Tiger Tanks at War


The first prototype for the Tiger tank was set to be ready for Hitlers birthday on April 20, 1942. The Henschel Company, competing with Porsche, produced the superior model, and by August of that year the formidable Tiger—or Panzerkampfwagen VI Tiger Ausf. H.—was in full production.

This book takes us behind the scenes with the Tiger tank, reviewing the full history, the design and mechanics, and the mixed record of this machine, which was designed to outgun its Russian ...

See more details below
Paperback (First)
BN.com price
(Save 33%)$21.99 List Price
Other sellers (Paperback)
  • All (14) from $11.95   
  • New (10) from $12.23   
  • Used (4) from $11.95   
Tiger Tanks at War

Available on NOOK devices and apps  
  • NOOK Devices
  • Samsung Galaxy Tab 4 NOOK 7.0
  • Samsung Galaxy Tab 4 NOOK 10.1
  • NOOK HD Tablet
  • NOOK HD+ Tablet
  • NOOK eReaders
  • NOOK Color
  • NOOK Tablet
  • Tablet/Phone
  • NOOK for Windows 8 Tablet
  • NOOK for iOS
  • NOOK for Android
  • NOOK Kids for iPad
  • PC/Mac
  • NOOK for Windows 8
  • NOOK for PC
  • NOOK for Mac
  • NOOK for Web

Want a NOOK? Explore Now

NOOK Book (eBook)
BN.com price
(Save 40%)$21.99 List Price


The first prototype for the Tiger tank was set to be ready for Hitlers birthday on April 20, 1942. The Henschel Company, competing with Porsche, produced the superior model, and by August of that year the formidable Tiger—or Panzerkampfwagen VI Tiger Ausf. H.—was in full production.

This book takes us behind the scenes with the Tiger tank, reviewing the full history, the design and mechanics, and the mixed record of this machine, which was designed to outgun its Russian counterparts. Military writer Michael Green offers a close-up account—accompanied by photographs, diagrams, and maps—of how the Tiger tank operated, how it was armed, and where it succeeded brilliantly, as well as where it failed miserably.

His book fills a fascinating niche in the history of military technology, and of the impact of technology on history itself.

Read More Show Less

Editorial Reviews

From the Publisher
Military Vehicles Magazine, August 2008
"Tiger Tanks at War is a clearly written and well-organized account of the Tiger I and Tiger II tanks...Books on Tiger tanks are plentiful and tend to repeat the same themes and historic photographs. This book has excellent close-up interior photos you won't find elsewhere. Further, it would make a fine intorductory book on the subject for a novice Tigerholic, or a handy, information reference for those already conversant in the subject."

WWII History, September 2008
"Tiger Tanks at War is filled with photos (scores of high-quality color views of restored tanks at museums and reenactments in the U.S. and Europe) that illustrate many points: the Tiger's design and development, armament, armor, mechanics, operation, performance, strengths, weaknesses, and tactical employment...the authors have done a fine job of providing the reader with a better understanding of how the vehicles and their crews actually functioned in combat. Anyone with an interest in armor will want Tiger Tanks at War on their bookshelf."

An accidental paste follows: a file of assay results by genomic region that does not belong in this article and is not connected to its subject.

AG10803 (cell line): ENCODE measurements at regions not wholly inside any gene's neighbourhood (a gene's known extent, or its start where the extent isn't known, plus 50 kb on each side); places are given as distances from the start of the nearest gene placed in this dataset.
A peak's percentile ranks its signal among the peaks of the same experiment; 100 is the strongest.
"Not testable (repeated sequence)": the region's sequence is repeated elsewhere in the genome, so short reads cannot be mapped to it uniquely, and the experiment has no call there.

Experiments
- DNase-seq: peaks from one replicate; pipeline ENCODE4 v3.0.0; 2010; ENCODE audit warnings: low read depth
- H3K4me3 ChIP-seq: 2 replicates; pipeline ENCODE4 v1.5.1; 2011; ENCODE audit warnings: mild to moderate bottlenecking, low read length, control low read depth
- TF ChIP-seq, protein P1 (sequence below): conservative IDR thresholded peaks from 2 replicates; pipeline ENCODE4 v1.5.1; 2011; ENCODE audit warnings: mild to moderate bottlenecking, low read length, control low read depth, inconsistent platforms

Read More Show Less

Product Details

  • ISBN-13: 9780760331125
  • Publisher: Zenith Press
  • Publication date: 2/15/2008
  • Series: At War Series
  • Edition description: First
  • Pages: 128
  • Sales rank: 706,319
  • Product dimensions: 8.25 (w) x 11.00 (h) x 0.37 (d)

Meet the Author

Michael Green is a freelance writer, researcher, and photographer who specializes in military, transportation, and law enforcement subjects, with more than 50 books to his credit. In addition, he has written numerous articles for a variety of national and international military-related magazines.

James D. Brown served twenty years in the U.S. Army as an armor officer, with secondary specialty in research and development. His active duty service includes a four-year tour as an assistant professor of engineering at the United States Military Academy, where he taught combat vehicle design and automotive engineering.

Read More Show Less

Table of Contents




CHAPTER ONE                     Background and Description

CHAPTER TWO                     Firepower

CHAPTER THREE                  Protection


Read More Show Less



The Tiger tanks produced by Germany during World War II are legendary. As with all legends, however, there is as much myth as truth in their story. Part of their mystique originated during the war, when what little information the Germans gave out was tinged for propaganda purposes. The inflated German accounts were somewhat offset by Allied versions, which tended to understate their capabilities. As we shall see in the chapters, which follow, both sides had good reason to withhold the truth, for while the Tigers were not as good as the Germans had hoped they would be, they were far more formidable than the Allies had feared.

With the Panzer V ("Panther"), the Tigers were the first German tanks designed uncompromisingly as antitank platforms. Earlier German tanks were originally the product of tradeoffs, particularly in their armament, of a school of thought that considered dedicated antitank guns as the principal counter to enemy tanks. Only after some bitterly earned combat lessons did the Germans come to consider armor-defeating capability as the prime attribute of a tank gun. Ironically, the Tigers were armed with variants of an antiaircraft gun that was pressed into service as an antitank weapon when the Germans encountered unexpectedly heavily armored French tanks in what was otherwise an easy victory in the battle of France.